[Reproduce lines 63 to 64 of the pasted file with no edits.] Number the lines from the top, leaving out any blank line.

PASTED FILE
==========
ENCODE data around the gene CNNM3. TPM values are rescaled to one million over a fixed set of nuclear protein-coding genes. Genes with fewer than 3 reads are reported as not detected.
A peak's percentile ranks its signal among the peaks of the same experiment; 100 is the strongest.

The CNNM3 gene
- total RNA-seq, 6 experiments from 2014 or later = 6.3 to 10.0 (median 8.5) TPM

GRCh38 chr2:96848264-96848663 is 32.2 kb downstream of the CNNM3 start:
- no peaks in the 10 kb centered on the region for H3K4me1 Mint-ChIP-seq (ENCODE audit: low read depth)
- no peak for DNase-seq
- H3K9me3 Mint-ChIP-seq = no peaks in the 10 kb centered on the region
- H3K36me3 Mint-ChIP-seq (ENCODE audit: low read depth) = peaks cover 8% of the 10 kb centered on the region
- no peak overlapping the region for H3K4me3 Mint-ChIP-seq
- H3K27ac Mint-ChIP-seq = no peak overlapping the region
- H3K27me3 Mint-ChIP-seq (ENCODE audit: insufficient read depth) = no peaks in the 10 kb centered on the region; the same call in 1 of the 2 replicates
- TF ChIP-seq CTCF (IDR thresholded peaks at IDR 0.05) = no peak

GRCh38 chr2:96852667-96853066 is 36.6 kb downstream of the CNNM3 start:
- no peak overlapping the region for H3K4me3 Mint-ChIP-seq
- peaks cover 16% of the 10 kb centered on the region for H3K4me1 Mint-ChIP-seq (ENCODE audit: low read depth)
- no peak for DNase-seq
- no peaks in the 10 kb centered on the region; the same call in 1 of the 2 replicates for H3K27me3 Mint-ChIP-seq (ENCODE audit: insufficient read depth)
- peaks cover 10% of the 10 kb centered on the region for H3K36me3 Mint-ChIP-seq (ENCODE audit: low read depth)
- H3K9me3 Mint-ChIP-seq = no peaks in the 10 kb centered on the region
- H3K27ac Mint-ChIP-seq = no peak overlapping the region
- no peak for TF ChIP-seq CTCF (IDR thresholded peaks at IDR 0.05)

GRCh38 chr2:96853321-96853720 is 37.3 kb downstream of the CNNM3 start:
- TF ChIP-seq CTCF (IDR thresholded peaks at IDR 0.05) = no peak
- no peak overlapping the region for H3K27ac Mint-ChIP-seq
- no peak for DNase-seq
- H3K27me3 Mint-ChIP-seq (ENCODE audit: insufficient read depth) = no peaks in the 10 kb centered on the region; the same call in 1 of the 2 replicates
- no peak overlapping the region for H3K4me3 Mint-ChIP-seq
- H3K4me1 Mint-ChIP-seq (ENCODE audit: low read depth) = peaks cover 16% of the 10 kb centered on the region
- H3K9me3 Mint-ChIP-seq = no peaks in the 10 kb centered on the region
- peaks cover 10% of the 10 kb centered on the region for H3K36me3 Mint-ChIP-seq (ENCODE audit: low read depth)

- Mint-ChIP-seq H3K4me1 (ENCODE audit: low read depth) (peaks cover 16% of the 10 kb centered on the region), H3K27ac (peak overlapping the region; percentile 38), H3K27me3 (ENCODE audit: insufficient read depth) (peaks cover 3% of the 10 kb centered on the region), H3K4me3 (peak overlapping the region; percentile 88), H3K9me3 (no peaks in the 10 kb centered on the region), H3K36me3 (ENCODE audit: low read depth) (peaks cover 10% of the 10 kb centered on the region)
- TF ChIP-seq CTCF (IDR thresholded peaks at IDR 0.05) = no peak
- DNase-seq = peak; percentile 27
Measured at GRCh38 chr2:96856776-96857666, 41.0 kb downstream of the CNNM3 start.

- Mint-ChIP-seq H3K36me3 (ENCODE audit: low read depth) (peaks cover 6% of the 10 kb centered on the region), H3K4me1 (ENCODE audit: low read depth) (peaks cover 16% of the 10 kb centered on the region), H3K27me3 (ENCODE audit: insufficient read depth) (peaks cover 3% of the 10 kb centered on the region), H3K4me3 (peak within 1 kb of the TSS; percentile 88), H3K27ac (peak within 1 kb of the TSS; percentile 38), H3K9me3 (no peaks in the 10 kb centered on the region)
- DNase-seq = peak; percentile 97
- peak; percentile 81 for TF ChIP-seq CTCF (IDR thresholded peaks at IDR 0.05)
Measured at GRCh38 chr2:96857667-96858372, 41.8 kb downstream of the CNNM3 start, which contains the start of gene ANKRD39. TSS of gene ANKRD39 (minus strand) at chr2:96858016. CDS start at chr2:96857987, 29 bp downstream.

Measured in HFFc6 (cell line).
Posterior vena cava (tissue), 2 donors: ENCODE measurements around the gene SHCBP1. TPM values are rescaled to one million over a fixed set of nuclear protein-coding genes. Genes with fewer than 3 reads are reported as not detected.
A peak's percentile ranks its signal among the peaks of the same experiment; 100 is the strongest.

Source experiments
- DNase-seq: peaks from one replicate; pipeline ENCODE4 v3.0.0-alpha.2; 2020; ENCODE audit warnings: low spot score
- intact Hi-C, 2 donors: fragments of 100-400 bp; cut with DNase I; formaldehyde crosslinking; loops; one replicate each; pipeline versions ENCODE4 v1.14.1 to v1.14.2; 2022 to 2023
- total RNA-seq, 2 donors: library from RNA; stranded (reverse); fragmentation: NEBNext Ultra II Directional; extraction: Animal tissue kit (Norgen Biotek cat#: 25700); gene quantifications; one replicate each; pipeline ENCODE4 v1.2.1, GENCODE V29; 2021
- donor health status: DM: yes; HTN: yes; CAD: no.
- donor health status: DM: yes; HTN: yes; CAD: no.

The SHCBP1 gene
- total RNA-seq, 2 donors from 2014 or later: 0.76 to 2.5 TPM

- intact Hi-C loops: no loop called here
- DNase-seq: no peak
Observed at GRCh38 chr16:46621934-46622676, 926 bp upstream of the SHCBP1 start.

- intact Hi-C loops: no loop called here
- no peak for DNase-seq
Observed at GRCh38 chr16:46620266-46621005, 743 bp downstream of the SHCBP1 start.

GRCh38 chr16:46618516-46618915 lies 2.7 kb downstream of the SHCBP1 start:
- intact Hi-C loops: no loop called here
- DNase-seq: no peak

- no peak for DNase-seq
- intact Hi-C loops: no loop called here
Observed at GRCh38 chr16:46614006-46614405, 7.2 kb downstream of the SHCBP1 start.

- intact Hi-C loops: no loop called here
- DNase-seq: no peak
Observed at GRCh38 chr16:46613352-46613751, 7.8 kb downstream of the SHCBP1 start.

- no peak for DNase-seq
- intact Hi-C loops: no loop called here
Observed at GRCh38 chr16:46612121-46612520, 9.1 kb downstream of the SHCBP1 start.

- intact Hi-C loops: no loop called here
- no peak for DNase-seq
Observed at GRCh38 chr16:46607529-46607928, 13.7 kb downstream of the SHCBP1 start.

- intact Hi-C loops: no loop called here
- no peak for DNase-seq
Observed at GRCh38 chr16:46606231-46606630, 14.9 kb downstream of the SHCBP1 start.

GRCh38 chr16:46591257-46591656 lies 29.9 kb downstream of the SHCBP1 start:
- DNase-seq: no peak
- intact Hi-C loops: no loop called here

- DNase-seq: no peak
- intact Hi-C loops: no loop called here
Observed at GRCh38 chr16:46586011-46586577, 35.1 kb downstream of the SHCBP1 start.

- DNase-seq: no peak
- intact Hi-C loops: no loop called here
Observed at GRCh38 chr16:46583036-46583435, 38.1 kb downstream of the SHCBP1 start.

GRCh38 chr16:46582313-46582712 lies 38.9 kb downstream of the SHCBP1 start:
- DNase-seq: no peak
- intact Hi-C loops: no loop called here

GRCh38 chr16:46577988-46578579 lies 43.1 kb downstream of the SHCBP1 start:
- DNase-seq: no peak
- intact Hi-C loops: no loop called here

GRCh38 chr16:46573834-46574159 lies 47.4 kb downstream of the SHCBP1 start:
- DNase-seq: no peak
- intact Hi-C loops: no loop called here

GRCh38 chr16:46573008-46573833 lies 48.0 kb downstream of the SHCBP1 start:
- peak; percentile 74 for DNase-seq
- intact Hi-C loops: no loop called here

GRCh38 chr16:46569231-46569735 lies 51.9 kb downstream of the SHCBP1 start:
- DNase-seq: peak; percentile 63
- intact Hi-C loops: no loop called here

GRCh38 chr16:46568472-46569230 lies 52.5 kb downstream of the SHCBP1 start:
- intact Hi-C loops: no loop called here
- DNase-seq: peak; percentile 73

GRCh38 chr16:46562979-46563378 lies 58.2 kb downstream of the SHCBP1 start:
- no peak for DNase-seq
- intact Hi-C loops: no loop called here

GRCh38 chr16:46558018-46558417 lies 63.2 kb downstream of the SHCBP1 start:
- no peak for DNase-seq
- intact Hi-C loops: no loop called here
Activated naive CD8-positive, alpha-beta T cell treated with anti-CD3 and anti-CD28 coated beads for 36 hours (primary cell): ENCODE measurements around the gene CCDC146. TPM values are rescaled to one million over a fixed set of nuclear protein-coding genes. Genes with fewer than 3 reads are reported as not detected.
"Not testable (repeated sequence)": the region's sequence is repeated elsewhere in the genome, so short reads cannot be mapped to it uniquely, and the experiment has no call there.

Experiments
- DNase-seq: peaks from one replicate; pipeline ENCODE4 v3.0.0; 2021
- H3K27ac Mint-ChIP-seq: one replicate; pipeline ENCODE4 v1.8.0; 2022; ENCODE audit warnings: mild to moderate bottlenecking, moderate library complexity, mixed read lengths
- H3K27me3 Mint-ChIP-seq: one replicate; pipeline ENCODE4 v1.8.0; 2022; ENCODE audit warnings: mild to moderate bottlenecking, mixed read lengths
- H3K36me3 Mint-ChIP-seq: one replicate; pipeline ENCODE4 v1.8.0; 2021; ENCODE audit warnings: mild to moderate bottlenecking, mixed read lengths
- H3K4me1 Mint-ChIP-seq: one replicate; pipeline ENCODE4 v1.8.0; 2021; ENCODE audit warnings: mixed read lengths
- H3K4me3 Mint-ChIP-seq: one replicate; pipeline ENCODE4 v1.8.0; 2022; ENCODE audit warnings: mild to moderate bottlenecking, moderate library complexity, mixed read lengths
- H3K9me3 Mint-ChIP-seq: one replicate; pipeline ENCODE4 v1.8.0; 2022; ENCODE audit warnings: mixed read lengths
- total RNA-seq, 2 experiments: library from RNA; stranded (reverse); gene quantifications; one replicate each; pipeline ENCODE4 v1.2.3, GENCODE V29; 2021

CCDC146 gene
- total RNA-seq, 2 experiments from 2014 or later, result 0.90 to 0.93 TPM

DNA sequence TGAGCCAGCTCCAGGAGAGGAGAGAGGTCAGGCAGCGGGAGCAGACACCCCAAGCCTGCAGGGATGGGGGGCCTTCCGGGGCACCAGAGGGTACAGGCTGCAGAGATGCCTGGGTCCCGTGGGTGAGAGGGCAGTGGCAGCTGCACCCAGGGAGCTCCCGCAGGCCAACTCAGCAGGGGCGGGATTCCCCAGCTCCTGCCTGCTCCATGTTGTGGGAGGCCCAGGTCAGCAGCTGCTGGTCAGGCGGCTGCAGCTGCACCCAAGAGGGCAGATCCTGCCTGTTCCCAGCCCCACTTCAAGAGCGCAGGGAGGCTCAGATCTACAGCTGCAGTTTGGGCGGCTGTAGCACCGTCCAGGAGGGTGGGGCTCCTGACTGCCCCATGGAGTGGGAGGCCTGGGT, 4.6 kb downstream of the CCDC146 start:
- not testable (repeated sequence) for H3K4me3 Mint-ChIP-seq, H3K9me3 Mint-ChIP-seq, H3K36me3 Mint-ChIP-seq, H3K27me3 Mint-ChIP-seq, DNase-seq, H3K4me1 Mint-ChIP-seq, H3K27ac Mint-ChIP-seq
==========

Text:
- intact Hi-C loops: no loop called here
- DNase-seq: no peak